Oct. 19th, 2015

clevermanka: default (horror-based idea)
There's not a person who knows me who'll be surprised that I loved Crimson Peak. But even I didn't anticipate to what extent I would absolutely love this movie. Let me articulate (try to articulate) why.

Without a doubt, this movie is beautiful. I am completely sympathetic to the fact that there are people who don't appreciate this genre of movie, but anyone who cannot admit it was beautifully filmed is just flat wrong. The sets perfectly communicated the feel of a scene. Did you/the characters feel trapped? Lost? Overwhelmed? Confined? Safe? The sets were just as much a part of the plot of a scene as the actors. The costumes were spot-on. Sumptuous (and appropriately gaudy on some minor characters) and detailed but still worn by the characters rather than the other way around (which can happen in period pieces). The effects were beautiful, too. I loved the depictions of the ghosts. Scary books for kids in the 70s were pretty gruesome--a surprising number of details of dismembered children and malicious evils were found in those pages--and I read a lot of them. The ghosts del Toro envisioned for this were the closest thing in appearance I've ever seen to how those ghosts looked that I imagined when I was a child.

But the cinematography. Oh, the cinematography was the real clincher. With his use of (dated, archaic) transitions between several scenes, del Toro conveyed that he was making a modern version of a Gothic romance where the only updates were the general capabilities of current film-making and and perhaps (perhaps) a more complex story-telling. The first time one of the iris-style fades happened, I was taken a bit out of the story because it was something we don't see in modern films. When it happened again, it because obvious that del Toro was using the style of fade to tell the viewer "Yes, we made a straight-up old-fashioned Gothic romance and you are going to watch and experience it on our terms," and I thought that was delightful.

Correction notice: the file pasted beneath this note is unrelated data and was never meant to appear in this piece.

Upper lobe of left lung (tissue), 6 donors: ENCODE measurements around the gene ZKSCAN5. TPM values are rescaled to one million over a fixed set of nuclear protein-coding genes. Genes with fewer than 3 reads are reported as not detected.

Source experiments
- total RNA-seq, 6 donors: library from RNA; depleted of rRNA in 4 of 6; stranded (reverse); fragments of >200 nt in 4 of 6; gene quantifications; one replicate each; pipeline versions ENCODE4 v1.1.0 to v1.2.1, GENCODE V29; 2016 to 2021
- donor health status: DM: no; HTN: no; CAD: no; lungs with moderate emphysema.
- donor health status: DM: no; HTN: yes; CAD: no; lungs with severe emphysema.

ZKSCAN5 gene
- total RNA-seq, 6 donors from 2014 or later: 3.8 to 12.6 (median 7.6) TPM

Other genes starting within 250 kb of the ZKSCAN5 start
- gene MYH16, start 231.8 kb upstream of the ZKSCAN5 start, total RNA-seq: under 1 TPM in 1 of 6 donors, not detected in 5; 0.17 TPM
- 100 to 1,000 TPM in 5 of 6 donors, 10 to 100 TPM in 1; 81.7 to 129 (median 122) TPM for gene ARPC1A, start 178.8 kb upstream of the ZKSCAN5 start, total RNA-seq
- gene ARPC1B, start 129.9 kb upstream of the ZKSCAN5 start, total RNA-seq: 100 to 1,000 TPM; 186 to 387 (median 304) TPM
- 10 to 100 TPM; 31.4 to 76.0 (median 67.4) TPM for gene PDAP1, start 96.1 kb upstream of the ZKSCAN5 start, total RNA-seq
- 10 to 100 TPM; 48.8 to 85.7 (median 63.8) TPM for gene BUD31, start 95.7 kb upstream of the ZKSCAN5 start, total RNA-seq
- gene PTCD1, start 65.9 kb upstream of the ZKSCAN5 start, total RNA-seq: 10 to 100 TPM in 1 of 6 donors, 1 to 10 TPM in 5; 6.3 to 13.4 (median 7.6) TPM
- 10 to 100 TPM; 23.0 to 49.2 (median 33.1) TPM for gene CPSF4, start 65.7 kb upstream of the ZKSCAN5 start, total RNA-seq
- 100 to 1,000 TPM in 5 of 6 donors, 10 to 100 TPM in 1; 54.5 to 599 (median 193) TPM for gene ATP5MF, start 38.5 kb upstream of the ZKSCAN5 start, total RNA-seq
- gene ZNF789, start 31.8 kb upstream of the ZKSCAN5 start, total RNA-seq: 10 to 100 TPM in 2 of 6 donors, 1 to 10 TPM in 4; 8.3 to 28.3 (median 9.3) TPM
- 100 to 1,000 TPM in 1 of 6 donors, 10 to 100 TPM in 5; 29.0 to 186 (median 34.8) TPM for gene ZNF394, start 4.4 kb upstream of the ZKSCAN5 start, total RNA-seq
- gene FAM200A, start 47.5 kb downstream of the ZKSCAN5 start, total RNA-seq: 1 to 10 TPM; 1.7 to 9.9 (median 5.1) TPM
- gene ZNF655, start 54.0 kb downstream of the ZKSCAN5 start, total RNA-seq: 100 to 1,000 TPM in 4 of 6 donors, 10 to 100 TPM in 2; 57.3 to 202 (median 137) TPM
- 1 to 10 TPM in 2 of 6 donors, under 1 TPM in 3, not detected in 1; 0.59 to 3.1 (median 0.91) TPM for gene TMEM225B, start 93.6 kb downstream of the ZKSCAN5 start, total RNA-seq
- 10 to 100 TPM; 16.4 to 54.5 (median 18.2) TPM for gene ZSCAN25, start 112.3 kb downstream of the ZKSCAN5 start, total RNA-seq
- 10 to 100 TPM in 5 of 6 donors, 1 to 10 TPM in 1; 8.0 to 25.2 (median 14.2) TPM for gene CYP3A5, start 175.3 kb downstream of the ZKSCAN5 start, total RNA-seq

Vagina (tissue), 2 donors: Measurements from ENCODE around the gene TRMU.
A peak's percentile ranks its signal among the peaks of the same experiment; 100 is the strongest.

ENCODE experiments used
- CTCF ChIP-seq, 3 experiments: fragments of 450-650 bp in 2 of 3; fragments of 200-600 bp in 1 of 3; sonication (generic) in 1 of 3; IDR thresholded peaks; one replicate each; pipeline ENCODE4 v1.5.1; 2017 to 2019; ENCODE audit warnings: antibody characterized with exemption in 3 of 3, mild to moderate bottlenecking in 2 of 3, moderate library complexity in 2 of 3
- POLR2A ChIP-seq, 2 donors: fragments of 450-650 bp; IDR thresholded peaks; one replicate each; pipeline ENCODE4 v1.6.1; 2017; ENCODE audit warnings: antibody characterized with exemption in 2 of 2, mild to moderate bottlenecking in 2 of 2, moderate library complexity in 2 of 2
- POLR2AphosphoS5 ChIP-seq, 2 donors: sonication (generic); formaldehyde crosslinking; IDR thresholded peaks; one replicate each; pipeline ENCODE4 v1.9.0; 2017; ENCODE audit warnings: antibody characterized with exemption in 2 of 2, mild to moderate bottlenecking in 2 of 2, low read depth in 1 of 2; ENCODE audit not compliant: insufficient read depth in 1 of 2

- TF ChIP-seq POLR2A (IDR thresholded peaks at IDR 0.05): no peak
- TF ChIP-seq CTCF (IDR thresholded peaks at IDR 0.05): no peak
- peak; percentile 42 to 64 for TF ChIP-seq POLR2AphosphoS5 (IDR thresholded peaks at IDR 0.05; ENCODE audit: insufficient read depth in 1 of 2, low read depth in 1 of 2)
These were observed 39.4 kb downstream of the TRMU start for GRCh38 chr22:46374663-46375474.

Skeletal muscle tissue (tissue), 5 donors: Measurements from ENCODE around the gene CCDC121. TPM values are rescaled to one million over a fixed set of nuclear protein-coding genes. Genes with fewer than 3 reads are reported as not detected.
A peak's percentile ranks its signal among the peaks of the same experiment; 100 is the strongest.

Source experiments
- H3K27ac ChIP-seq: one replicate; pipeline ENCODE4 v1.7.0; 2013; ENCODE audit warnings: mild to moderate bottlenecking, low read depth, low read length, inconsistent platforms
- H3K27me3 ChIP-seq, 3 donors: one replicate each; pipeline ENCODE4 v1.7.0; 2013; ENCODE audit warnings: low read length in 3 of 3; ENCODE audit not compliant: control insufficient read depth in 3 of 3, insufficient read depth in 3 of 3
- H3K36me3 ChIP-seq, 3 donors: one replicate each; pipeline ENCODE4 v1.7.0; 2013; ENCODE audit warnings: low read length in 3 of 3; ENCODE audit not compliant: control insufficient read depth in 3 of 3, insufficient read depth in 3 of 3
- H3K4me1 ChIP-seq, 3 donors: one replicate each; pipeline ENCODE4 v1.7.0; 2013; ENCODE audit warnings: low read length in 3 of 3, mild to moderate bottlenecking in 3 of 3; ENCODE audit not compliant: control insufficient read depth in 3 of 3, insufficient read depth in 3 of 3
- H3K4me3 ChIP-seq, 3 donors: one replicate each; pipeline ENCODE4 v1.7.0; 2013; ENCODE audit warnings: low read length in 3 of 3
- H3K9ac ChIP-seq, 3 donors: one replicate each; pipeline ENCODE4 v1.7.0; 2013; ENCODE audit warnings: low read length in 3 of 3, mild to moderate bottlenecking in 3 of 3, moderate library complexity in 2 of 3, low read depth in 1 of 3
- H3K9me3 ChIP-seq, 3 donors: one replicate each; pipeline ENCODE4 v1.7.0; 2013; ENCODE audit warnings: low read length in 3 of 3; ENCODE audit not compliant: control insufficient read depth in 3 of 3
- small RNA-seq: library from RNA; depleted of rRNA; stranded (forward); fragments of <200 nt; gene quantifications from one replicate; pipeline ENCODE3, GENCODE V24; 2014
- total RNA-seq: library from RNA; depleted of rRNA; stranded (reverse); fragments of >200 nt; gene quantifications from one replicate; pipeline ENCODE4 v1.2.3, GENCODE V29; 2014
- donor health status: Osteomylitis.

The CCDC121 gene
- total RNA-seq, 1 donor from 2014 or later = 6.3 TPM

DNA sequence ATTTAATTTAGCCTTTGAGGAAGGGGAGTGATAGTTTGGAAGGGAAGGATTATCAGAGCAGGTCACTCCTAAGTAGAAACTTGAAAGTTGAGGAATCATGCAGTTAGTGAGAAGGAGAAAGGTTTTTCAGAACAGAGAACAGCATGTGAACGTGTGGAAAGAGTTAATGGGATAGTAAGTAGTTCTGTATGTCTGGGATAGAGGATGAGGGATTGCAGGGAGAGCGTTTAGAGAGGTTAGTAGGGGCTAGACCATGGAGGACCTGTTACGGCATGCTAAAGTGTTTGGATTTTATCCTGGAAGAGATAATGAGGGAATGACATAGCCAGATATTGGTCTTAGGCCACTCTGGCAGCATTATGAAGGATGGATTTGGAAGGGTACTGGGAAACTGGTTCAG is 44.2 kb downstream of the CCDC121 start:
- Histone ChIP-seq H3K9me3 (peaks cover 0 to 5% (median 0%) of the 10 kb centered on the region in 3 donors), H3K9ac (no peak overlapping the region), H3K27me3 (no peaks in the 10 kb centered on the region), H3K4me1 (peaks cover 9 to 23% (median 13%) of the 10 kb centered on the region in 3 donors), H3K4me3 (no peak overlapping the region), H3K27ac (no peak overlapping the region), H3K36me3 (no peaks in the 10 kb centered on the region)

I'm not going to get much into the plot because I know a lot of people haven't seen it yet. Let me detail a few more specific things that made this movie such a glorious experience for me without giving away too many spoilers (at least no more spoilers than you'd get in the previews).

Hiddleston. Obviously. I mean, just obviously. I realized I'm biased, but he's amazing. When it comes to current actors with the ability to simultaneously convey multiple complex emotions without speaking a word, I think he's second only to Martin Freeman.

All the actors were great, though. Mia Wasikowska portrayed a bookish anti-socialite without slipping into a shy, backwards Jane Eyre-esque model (and since she did a wonderful Jane Eyre, that was impressive and a relief). She was reserved, but her passion and drive when she came into her own were entirely believable. Jessica Chastain underplayed Lucille's role perfectly--she could have devolved into shrieking melodrama, but didn't. Charlie Hunam's character was also understated and perfectly played a bit dull. I completely understood why the character of Edith was uninterested in him as anything more than a friend without losing any sympathy for him.

The mood developed slowly, and at one point I thought it was really time to start getting scary already, but then I remembered I was watching del Toro's movie on his own terms. Once I sat back and let it happen when it happened, it was lovely. It was rather like watching a slow motion train wreck. You know it's going to end horribly, but you don't know the details of how so you can't stop watching. It's the details of how that build the tension and when Edith starts putting the pieces together, everything else starts falling apart in perfect timing.

I love how Edith is not a shrinking violet. She might not be an aggressive person, but she knows her own mind and desires. There's the sex scene which we all know about from the trailers, but what the trailers don't show is how Edith, not Thomas, is in control of what's going on in that bed. It's wonderful.

And of course, the ending. Del Toro et.al. have repeatedly said this is Gothic romance, not horror, and I agree. But it is also heavily invested in the horror aspects of this type of romance and there are some things that had to happen and they did. I'll leave it at that unless someone wants to discuss spoilers with me in the comments. I left the theater completely satisfied with the ending--a feeling that was certainly absent when I saw the most comparable movie to this, Radcliffe's Woman in Black, a few years ago.

[livejournal.com profile] mckitterick and I caught an early Saturday matinee and two hours after we got home, I still had a tight feeling in my chest from All The Feels this movie gave me. It was just. so. good.

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